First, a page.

One of the things they both loved is that they got to name the days of the week after financial concepts. Money Monday, Taxes Tuesday and Thursday, Financial Friday. Apparently they couldn’t come up with a W word to go with Wednesday.

Then they each were assigned financial terms to look up and explain to the class.

“I chose the questions ‘What is an IRA?’ and ‘What is better between a savings account and a certificate of deposit?’ An IRA, an individual retirement account, is an account that you can put money into that you can then take out when you are retired.”

Not too shabby. And what about the second question?

“I said savings accounts are better, because you can take out money whenever you want, and you can put unlimited money in. As for a CD, you can only take the money out when the CD is done.”

His brother didn’t miss a chance to correct him.

“Technically you can take the money out, but you ruin it because you have to pay fine.”

I asked him what he learned about.

“We learned about emergency funds. An emergency fund is an account you make so you have money if something that affects your life breaks or is damaged and has to be replaced. And we learned about taxes. Taxes are a bill you have to pay that goes to the government. Taxes suck.”

This is a pretty refreshing line of conversation coming from children who argue if one or the other is breathing too loud and spend inordinate amounts of time watching and giggling over videos like “I know a song that gets on everybody’s nerves.” Not surprisingly, their interest in discussing various savings vehicles and financial concepts began to wane quicker than my fascination with their knowledge did.

“Mom, are you actually writing about him playing video games for your magazine?”

“No, she’s going to write about us talking about treasury bonds.”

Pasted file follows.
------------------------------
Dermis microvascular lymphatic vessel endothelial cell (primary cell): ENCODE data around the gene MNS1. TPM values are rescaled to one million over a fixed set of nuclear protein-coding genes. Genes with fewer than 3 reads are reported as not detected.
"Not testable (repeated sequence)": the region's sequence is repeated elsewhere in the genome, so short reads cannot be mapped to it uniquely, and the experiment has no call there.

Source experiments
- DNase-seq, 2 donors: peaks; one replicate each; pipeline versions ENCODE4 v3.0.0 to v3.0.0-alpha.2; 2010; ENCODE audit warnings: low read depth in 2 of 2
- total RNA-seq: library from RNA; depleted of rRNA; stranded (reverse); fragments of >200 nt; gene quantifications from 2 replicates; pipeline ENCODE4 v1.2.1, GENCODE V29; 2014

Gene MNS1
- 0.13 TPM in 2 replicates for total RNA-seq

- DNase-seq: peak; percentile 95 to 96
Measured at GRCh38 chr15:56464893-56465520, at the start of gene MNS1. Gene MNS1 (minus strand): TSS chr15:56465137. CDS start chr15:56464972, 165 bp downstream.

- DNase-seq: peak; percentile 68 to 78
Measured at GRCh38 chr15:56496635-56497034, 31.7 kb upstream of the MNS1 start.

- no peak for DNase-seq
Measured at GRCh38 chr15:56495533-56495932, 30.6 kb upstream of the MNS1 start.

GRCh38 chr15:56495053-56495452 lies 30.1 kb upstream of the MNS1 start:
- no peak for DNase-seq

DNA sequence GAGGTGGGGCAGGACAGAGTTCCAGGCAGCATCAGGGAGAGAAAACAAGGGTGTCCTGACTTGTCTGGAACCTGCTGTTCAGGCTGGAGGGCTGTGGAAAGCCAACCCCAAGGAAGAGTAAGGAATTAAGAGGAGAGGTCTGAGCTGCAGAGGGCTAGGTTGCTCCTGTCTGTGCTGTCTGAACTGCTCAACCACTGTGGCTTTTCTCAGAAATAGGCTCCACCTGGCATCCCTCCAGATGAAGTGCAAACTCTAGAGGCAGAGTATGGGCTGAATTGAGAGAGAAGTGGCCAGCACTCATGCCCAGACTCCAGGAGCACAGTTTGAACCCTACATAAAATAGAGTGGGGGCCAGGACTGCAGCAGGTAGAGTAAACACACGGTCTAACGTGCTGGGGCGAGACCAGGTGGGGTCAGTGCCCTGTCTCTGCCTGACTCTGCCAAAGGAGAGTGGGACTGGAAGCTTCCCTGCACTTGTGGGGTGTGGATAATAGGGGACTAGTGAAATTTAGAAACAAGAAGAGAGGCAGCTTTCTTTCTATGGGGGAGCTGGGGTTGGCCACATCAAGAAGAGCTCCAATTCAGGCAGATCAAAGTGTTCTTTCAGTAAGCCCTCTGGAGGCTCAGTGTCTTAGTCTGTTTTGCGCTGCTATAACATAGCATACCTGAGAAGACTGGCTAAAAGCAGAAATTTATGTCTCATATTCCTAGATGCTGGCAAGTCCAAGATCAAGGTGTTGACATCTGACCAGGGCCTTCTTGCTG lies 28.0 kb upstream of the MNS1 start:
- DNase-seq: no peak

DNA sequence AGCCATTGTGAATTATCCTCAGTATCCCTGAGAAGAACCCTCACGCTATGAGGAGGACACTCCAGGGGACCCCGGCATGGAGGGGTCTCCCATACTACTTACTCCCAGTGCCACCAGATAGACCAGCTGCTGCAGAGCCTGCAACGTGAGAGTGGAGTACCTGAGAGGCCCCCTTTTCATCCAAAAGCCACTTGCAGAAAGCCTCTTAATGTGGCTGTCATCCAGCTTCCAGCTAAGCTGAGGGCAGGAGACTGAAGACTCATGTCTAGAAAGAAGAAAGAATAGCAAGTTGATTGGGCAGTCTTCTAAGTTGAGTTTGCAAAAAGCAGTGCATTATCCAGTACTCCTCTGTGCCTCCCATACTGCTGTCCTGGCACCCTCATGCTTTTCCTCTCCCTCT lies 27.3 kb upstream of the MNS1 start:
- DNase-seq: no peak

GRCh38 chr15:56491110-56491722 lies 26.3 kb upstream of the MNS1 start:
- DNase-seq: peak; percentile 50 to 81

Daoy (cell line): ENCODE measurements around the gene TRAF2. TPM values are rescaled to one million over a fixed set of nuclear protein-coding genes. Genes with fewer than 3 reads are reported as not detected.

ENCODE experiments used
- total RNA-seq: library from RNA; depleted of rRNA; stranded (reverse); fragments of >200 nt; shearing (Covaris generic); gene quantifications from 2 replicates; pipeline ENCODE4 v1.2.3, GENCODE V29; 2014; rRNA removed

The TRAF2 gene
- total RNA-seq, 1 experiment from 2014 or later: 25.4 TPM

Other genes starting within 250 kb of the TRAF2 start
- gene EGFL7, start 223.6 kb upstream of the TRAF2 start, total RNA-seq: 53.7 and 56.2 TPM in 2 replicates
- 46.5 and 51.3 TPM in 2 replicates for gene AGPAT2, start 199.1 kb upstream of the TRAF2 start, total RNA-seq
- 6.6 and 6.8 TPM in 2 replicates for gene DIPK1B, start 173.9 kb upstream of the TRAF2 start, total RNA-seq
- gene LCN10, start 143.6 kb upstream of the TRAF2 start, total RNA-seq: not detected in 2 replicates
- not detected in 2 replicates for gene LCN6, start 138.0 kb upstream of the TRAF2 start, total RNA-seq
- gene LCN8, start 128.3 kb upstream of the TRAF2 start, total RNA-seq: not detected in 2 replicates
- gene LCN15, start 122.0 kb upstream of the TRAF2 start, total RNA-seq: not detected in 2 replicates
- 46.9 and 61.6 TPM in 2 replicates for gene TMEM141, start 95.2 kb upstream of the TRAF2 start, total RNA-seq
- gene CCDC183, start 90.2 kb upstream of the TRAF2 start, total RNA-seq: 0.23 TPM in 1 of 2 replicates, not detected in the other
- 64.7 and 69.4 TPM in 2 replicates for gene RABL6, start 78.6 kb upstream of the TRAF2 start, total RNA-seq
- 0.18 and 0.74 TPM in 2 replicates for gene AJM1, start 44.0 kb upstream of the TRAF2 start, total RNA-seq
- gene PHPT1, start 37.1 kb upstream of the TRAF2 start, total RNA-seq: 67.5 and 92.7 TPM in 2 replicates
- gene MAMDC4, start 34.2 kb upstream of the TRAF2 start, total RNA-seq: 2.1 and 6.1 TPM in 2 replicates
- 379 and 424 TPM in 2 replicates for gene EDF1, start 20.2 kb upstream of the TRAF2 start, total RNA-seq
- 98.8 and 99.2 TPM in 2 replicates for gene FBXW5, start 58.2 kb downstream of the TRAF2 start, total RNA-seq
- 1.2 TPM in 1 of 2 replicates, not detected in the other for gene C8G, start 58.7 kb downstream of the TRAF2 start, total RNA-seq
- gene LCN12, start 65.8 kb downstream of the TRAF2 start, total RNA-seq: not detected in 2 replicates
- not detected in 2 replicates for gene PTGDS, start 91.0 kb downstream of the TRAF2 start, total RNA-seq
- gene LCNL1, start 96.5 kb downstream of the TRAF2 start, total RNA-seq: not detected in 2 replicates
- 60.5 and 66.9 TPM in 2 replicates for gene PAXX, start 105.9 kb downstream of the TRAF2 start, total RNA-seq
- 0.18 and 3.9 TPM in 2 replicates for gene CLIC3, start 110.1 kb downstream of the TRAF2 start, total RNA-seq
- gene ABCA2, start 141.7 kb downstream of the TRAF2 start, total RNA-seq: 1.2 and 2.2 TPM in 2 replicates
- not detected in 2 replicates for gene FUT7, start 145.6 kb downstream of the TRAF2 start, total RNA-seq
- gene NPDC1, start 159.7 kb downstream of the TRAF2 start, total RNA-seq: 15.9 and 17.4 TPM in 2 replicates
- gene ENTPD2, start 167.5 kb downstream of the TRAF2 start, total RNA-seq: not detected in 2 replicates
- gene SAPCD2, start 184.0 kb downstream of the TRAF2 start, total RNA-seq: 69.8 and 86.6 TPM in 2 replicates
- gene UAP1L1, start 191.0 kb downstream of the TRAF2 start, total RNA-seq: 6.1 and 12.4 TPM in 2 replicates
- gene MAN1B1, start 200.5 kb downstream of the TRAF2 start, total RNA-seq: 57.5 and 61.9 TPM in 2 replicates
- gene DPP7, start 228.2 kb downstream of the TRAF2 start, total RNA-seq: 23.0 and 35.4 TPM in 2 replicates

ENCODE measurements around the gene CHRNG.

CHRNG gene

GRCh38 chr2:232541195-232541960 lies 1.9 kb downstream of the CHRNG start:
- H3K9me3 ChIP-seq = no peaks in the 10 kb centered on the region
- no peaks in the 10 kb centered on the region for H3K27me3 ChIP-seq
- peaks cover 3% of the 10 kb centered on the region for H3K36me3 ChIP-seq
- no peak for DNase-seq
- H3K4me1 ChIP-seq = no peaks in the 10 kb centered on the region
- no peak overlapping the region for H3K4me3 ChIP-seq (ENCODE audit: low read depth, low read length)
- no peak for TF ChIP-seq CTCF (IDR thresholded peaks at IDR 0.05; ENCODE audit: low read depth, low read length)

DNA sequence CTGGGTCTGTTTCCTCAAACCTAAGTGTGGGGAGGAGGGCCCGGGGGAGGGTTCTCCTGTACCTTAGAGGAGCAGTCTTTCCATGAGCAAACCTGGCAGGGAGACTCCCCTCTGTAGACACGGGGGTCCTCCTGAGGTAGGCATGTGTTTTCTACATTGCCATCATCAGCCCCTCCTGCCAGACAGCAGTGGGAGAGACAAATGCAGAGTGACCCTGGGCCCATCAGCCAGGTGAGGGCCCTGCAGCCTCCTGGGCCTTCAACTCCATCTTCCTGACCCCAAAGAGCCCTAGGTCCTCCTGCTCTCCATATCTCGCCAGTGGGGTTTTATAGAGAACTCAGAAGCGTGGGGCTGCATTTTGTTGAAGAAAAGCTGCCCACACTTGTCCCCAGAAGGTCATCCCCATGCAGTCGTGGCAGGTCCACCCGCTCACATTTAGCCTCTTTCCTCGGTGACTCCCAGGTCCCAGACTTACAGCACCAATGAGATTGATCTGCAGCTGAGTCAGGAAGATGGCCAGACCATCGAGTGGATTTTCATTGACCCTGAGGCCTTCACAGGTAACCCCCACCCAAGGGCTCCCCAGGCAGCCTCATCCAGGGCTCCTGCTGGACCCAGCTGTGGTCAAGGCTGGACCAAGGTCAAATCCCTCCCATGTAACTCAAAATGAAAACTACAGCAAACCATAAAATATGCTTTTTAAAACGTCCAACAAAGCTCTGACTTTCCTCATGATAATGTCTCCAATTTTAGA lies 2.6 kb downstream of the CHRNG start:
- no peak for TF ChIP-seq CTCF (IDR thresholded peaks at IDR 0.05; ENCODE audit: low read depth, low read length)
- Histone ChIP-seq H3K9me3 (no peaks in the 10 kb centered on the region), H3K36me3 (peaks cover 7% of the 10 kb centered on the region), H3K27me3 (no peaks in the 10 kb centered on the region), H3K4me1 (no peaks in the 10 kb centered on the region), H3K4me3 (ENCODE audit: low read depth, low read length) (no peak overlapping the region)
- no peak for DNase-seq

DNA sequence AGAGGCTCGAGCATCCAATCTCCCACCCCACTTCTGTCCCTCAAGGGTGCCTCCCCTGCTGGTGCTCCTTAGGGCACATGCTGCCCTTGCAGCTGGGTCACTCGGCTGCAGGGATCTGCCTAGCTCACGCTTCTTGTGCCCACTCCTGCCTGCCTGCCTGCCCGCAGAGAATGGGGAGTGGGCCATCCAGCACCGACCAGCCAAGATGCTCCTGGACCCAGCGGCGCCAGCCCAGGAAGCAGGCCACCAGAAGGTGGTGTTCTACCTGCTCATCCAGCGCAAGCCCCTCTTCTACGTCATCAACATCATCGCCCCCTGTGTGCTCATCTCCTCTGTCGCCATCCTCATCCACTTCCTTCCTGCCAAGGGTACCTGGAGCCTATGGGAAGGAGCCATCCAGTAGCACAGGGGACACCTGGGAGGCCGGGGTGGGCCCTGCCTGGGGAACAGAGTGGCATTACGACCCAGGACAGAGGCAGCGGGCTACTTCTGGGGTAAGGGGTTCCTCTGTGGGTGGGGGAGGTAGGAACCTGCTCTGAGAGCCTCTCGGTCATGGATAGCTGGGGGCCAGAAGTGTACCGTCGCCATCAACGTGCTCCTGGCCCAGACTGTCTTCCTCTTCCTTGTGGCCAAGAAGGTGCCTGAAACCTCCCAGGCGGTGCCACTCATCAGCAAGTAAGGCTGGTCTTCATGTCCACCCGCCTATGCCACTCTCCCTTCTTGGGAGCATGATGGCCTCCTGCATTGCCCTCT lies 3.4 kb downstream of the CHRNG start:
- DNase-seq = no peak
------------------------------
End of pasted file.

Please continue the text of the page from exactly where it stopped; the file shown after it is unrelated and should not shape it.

Kind of.

I reached out to their social studies teacher, Barbara Eulenstein, to find out more about the financial education unit she taught. In Colorado, economics is one of four social studies focus areas required for sixth graders along with geography, civics and history. The curriculum states that students must understand the difference between saving and investing and how each can improve financial wellbeing, the advantages and disadvantages of saving for short- and medium-term goals, the importance of an emergency fund, and that saving is a prerequisite to investing.

Eulenstein said her students showed interest in how the financial world works. They asked questions about credit cards, interest and mortgages. Instead of lecturing the students, Eulenstein engaged them in different ways to help them learn these concepts, including studying real-world advertisements, playing board games, researching websites of banks and financial institutions, using online tools and watching videos. The students each studied different bank products and worked together as a class to understand more challenging financial topics.

“It is very clear from what I have read in the news and from personal conversations that people need to know more about managing money,” said Eulenstein. “I wanted my students to learn four things about managing their money: (1) know the difference between debit and credit cards, (2) pay off credit card bills each month to a zero balance, which means they monitor their purchases on the credit card each month, (3) avoid bank fees (i.e., overdrafts, ATM fees), and (4) know how to save money and why that is important. I thought if they were aware of these four things at age 12, then they would be prepared when these became parts of their lives.”

So is there a dearth of financial literacy education in our schools today? I don’t know the answer for sure, but anecdotal evidence from the boy cave in my house suggests there are reasons to be optimistic.

See also:

Why schools should teach our youth retirement planning

Young adults choose “money management” as most beneficial course

LIMRA: Innovative approaches to financial literacy